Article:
There comes a point when many of those who love to travel - especially those who travel frequently to the same beloved spot - begin to daydream about carving out a little piece of paradise for their very own.
As wonderful and fulfilling as buying a home abroad can be, it is important to approach the process thoughtfully and cautiously. While many people buy property on foreign soil without a hitch, others run into serious problems. It is important to know what pitfalls to look for when you are making such a large investment. We are listing the top four mistakes to avoid making.
1. Insufficient research
Not doing your due diligence on a home you are buying is risky no matter where you plan to purchase. However, buying a home in another country when your access may be limited and cultural and language issues may arise can be a recipe for disaster. Find out as much as you can about the property you plan to buy. How long has it been on the market? Are there any known problems? Is it actually in a good neighbourhood?
If you're planning to rent it out part time, what is the rental market like in the area in each season, and what will be your tax concerns back in the US (or whatever your home country happens to be) for foreign earned income?
Have the home inspected by an independent, unbiased individual - preferably one who is fluent in both English and the native language of the country in which you are buying. Talk to the neighbours and other locals to get a sense of the neighbourhood (and possibly even the very home you're interested in), visit the home frequently during different seasons and at different times, if possible, and look over the whole house and the surrounding property for subtle signs of negligence or disrepair.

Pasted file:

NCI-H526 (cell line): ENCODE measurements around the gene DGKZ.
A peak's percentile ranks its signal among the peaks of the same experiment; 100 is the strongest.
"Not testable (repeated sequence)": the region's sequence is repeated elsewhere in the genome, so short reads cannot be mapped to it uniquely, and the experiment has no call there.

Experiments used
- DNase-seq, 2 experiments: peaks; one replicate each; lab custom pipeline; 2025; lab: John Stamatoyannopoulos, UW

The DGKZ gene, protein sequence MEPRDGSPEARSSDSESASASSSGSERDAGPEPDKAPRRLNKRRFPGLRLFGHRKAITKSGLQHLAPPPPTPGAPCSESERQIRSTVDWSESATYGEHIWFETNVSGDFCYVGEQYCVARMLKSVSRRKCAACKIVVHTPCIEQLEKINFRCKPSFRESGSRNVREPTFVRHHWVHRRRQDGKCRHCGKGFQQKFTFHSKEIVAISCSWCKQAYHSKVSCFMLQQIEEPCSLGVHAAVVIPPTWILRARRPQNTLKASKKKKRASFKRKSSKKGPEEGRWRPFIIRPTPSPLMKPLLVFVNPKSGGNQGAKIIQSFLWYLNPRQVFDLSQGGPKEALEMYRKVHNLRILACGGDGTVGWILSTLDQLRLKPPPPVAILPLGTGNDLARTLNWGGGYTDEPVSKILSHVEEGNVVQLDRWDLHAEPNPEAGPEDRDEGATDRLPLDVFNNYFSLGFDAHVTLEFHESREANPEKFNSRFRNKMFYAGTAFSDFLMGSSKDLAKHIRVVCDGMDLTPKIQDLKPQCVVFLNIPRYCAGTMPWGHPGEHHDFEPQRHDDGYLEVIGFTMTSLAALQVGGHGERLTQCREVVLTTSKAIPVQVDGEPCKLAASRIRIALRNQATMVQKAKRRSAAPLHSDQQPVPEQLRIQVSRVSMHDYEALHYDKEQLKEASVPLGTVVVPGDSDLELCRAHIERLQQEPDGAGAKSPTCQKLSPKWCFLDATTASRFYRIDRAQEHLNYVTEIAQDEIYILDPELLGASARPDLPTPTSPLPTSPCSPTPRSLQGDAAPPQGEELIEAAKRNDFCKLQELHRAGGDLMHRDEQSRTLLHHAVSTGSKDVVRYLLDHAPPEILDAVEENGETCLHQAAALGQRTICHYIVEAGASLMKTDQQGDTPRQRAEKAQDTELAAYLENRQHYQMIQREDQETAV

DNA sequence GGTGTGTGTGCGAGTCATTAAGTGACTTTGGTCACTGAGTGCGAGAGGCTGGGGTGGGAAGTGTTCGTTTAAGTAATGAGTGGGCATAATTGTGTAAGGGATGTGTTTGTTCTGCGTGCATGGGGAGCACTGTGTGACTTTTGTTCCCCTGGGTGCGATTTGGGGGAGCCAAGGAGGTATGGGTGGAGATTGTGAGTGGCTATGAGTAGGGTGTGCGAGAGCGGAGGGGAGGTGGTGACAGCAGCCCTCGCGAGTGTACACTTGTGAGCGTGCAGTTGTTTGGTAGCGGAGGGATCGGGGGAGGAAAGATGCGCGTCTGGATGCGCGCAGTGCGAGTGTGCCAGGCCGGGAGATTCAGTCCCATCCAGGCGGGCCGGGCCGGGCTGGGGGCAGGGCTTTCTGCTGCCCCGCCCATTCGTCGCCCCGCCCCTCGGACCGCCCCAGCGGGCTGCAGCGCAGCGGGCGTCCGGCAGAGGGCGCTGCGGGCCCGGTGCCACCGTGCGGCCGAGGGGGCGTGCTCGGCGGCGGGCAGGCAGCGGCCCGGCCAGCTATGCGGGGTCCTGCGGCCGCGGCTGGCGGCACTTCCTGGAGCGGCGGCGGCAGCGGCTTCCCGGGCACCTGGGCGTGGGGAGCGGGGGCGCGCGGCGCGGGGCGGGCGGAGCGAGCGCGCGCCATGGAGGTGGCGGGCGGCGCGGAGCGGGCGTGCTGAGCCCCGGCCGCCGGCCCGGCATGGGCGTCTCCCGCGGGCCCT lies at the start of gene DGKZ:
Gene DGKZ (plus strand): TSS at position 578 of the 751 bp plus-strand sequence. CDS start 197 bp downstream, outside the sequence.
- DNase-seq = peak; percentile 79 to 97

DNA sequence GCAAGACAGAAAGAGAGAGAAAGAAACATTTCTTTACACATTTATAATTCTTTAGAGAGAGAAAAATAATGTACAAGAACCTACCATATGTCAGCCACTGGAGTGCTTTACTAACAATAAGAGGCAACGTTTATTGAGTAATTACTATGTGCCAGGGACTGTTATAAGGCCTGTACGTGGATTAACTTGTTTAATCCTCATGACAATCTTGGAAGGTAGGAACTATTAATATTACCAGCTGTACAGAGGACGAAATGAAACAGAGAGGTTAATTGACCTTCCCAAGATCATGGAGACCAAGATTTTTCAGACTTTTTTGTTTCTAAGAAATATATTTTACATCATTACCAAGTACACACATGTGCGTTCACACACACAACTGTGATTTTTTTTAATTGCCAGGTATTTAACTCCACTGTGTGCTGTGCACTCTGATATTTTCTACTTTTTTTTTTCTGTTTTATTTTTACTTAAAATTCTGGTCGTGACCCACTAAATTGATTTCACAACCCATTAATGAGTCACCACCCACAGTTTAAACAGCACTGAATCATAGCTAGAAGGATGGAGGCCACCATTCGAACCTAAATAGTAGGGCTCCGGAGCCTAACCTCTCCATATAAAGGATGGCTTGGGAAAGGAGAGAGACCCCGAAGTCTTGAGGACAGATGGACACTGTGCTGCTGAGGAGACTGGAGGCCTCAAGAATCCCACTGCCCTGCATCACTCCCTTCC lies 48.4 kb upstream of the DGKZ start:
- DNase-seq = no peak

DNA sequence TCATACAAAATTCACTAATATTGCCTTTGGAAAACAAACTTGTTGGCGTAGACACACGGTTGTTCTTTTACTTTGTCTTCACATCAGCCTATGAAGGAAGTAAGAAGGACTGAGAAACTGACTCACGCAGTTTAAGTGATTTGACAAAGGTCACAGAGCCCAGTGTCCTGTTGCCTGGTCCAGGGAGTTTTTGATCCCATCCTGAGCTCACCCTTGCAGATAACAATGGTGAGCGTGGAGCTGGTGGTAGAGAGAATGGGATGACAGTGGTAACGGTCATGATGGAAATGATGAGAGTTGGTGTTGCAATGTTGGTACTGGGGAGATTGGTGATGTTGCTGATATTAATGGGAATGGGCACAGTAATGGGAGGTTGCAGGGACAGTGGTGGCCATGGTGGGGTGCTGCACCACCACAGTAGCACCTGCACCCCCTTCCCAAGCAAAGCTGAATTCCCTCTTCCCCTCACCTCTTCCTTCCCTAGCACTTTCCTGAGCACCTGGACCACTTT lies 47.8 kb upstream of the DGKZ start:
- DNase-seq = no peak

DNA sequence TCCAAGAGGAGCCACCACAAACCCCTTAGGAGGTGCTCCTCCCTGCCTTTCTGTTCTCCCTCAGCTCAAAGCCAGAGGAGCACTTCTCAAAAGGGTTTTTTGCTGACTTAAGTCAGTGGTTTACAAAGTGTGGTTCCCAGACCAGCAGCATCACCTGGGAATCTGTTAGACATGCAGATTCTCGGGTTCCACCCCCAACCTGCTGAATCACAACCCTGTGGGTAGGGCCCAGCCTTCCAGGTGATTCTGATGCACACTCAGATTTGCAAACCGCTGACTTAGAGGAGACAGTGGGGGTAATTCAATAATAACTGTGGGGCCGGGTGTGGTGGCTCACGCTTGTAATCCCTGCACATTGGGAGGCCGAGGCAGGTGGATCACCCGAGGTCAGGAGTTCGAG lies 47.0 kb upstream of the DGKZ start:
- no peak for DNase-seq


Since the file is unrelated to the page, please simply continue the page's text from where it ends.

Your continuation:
2. Emotion-driven decisions
A wave of excitement and romance comes along with buying a home overseas. If you are not careful, that wave can carry you away and deposit you straight into a bad decision.
As much as your heart may be telling you that that charming 100-year-old cottage that looks exactly like the one you've been dreaming of for 20 years was meant to be yours, you must keep a cool head and think rationally about your decision. Are the floors safe? Has the roof been replaced recently? Has the plumbing been updated? Is the electrical system sound? Does the home function as-is, or will it need costly work?
Buying a home isn't just about realising a dream, after all. It's about making a wise investment.
3. Trusting the wrong people
You are at a distinct disadvantage when you are purchasing property in a foreign market. There are unscrupulous people who may try to take advantage of your ignorance about the area, the home, or even the legality of the sale. Do your homework. Find out what locals pay for a similar property to make sure you aren't getting a special "foreigner price." Collect a team of trusted, competent and highly recommended professionals (preferably fluent in both languages) to help you navigate the process.
This team should include a realtor, a lender, a home inspector, and, perhaps most importantly, an excellent real estate attorney.
4. Failing to account for hidden costs
There are some hidden potential costs to buying a home abroad that can pack a wallop if you don't take them into account. A dramatic exchange rate change can significantly raise the price of your home and shrink your savings in a matter of minutes. Unexpected tenant vacancies can leave you holding the bag for mortgage payments you didn't plan to make. And finally, there may be double taxation, where both the country in which you live and the US tax the same income and assets.
Some countries have tax agreements to avoid added costs, but the US is clamping down on taxes for expats with foreign accounts, and it is wisest to know what you're getting into.
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